The first few chapters are riveting, but the various story lines become more tedious thereafter, especially Chani's, since I didn't really care how much her pushy Mother-in-law objected to the union. The other plots, about the rabbi's wife who hates living in a fish bowl and a college student who gets a non-religious girlfriend, would have worked much better if they explored the psychological depth of those predicaments, rather than just the surface emotions of frustration and guilt. The writing itself is is workaday, meaning it gets the job done but its isn't good enough to keep a dull story interesting. I found myself skimming to get to the end.
I do want to note that some reviewers mention how the novel gives insight into the Jewish religion and customs, but of course the ultra orthodox represent a small percentage of Jews in total, and their interpretations of the religion are far from universal to all Jews. That said, the book does do a good job portraying British Hasidic life.
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17 of 22 people found the following review helpful
5.0 out of 5 stars The Marrying of Chani Kaufman, July 29, 2013
This is one of the most exciting books I have read in a long time. The author's style is so very different from anything I have read before, which made it refreshing. I personally knew so little about the Jewish religion and had no idea how strict the rules were as regards choosing a partner. At times it was very funny at the predicament the couple were in on their wedding night, with little or no idea of what each other loked like, let alone how to perform what was required of them, but not in a salacious way. Somehow the author managed to portray their efforts in a completely naive and innocent way, which made it so real.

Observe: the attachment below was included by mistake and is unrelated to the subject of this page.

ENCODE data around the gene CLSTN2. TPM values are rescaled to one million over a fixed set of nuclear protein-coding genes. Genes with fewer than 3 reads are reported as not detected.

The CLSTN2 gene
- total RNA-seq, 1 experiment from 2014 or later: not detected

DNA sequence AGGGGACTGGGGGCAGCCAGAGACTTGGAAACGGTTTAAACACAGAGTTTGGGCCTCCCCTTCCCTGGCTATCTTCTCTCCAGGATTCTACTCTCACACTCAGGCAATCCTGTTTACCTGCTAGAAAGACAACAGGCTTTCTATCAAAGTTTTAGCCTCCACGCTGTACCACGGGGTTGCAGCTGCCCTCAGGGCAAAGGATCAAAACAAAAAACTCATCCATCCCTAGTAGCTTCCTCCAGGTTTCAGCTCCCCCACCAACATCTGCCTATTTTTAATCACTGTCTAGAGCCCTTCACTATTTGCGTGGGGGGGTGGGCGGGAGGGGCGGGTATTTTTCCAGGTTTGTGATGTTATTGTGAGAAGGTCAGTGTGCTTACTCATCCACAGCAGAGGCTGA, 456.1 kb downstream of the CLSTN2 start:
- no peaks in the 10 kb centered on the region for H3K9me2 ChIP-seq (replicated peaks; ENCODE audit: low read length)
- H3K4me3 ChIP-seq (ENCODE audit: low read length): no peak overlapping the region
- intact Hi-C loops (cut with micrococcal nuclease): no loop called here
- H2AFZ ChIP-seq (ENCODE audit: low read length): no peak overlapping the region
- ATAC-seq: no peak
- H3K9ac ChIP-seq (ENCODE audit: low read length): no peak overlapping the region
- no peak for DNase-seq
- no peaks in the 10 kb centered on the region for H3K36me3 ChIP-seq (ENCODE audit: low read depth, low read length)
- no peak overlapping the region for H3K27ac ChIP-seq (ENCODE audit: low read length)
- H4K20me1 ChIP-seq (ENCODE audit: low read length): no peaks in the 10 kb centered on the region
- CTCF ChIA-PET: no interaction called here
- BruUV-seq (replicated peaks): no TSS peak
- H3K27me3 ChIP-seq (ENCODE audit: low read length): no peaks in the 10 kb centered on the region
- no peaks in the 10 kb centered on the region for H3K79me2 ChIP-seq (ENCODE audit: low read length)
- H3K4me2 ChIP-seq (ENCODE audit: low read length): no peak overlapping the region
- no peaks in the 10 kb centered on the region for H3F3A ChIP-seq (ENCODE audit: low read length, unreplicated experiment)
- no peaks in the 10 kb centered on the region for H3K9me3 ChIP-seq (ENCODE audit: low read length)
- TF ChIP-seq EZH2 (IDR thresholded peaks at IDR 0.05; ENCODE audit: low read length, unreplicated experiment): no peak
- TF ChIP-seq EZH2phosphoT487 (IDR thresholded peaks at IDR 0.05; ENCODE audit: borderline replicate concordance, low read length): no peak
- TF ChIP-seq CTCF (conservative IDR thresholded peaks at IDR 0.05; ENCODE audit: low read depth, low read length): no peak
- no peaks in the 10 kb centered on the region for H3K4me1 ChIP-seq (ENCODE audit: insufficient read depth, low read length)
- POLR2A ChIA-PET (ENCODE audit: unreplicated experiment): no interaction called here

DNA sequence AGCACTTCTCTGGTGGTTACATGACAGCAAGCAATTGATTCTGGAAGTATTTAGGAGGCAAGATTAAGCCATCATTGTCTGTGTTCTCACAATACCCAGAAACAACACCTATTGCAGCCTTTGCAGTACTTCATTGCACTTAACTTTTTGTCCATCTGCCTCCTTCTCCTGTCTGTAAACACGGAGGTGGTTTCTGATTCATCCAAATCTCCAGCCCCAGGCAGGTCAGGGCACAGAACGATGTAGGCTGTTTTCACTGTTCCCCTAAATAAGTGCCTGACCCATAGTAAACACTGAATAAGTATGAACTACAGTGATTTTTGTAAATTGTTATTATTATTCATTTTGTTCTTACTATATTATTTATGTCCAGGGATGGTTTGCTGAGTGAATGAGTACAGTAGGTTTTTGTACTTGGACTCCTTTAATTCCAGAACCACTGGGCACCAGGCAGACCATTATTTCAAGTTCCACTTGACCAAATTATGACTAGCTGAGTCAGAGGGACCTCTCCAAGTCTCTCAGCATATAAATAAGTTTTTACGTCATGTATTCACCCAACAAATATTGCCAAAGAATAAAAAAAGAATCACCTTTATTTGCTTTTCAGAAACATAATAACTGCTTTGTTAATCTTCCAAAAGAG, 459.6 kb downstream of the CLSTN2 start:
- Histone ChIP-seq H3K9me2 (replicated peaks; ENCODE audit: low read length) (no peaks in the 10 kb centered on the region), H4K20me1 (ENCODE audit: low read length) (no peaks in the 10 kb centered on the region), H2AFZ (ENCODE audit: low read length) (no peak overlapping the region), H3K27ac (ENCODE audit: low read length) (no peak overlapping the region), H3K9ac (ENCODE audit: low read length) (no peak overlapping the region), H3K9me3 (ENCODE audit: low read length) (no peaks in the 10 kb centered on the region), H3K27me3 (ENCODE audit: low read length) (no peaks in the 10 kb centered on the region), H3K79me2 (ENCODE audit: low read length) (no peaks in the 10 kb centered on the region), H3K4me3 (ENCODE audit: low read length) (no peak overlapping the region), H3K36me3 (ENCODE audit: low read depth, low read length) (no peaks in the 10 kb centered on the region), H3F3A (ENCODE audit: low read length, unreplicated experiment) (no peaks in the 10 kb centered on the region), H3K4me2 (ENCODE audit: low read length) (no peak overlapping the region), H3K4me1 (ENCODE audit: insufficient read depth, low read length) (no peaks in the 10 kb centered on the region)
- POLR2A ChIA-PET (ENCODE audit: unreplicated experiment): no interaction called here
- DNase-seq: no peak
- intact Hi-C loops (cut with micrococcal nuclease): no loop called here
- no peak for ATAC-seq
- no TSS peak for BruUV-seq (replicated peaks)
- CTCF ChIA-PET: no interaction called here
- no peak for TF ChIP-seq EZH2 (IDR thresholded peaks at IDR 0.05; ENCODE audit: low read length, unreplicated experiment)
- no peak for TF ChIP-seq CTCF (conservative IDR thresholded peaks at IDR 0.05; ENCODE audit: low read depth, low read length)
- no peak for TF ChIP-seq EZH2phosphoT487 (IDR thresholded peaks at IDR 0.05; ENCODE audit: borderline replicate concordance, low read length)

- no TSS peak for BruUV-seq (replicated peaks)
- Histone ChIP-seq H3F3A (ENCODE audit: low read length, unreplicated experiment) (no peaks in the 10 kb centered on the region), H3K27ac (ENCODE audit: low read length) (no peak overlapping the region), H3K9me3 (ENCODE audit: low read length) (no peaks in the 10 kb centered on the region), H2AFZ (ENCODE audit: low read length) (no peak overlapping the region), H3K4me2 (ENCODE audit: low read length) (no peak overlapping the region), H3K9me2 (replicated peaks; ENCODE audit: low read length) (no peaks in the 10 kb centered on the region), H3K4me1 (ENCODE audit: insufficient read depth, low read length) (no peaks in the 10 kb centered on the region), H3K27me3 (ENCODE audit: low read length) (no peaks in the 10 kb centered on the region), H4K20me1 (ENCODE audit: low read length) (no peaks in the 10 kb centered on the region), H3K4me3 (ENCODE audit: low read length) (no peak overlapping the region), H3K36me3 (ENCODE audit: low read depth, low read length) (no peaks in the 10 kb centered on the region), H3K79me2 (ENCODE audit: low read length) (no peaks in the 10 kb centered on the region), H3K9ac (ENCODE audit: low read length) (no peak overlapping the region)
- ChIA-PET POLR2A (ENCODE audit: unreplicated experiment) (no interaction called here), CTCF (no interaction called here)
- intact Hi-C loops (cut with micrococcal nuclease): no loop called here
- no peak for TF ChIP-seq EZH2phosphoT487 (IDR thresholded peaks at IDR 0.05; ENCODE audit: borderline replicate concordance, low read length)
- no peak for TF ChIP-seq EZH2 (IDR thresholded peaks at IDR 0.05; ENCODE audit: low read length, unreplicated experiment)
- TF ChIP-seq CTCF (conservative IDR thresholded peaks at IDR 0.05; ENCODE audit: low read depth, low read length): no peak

I would assuredly recommend this first book of Eve Harris and look forward to many more from the author.
Ann Yule (Convenor of the Neil Gunn Trust)
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6 of 7 people found the following review helpful
4.0 out of 5 stars Captivating, August 24, 2013
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A glimpse into the ancient Jewish culture, the religion, rites and its place in the modern world. Beautifully written with fascinating and captivating characters. The author has done her research and woven a lovely story which will leave the reader a little wiser.
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7 of 9 people found the following review helpful
5.0 out of 5 stars Immersion into a London ultra-orthodox community, October 18, 2013
By 
Ralph Blumenau (London United Kingdom) - See all my reviews
(TOP 1000 REVIEWER)   
The two opening chapters, set in November 2008, show ultra-orthodox Judaism in some of its most inhibiting manifestations: in the first, Chani Kaufman and Baruch Levy, aged 20 and 19, are about to be married. They have scarcely known each other; neither of them had as much as touched the other; each is ignorant and terrified of what lay ahead of them on their wedding night. In the second chapter, Rivka, the 44 year old wife of Rabbi Chaim Zilberman, has a miscarriage and Chaim is lamed while he tries to decide between the two Laws, one forbidding contact with a woman who is bleeding, another saying that the saving of life is imperative; and when the ambulance arrives, he is distressed that her hair is uncovered.

And more inhibitions continue for much of the rest of the book as it darts backwards (and then forwards again) for the events leading up to the wedding and the miscarriage. Yes, most of the characters in the book experience spiritual rewards in the rituals - and in fact, whereas Chani and Baruch had been born into ultra-orthodoxy, the Rabbi and his wife had not: aged 23 and 18 respectively, they had been drawn to it and had voluntarily embraced it back in the early 1980s. But now, a quarter of a century on, the Rebbetzin found the orthodoxy stifling and formalistic; her husband had become harsh and intolerant; and "the drug of spiritual bliss had worn off and she had little appetite for the next fix".